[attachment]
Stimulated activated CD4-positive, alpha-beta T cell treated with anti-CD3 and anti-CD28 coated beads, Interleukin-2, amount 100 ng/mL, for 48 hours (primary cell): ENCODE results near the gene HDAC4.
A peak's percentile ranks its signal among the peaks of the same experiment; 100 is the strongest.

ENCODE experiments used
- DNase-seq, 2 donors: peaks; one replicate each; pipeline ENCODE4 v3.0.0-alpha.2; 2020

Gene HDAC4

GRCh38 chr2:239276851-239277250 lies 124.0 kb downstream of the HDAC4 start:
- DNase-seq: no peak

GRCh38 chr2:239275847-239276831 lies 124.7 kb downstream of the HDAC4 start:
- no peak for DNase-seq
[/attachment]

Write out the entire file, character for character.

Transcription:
Stimulated activated CD4-positive, alpha-beta T cell treated with anti-CD3 and anti-CD28 coated beads, Interleukin-2, amount 100 ng/mL, for 48 hours (primary cell): ENCODE results near the gene HDAC4.
A peak's percentile ranks its signal among the peaks of the same experiment; 100 is the strongest.

ENCODE experiments used
- DNase-seq, 2 donors: peaks; one replicate each; pipeline ENCODE4 v3.0.0-alpha.2; 2020

Gene HDAC4

GRCh38 chr2:239276851-239277250 lies 124.0 kb downstream of the HDAC4 start:
- DNase-seq: no peak

GRCh38 chr2:239275847-239276831 lies 124.7 kb downstream of the HDAC4 start:
- no peak for DNase-seq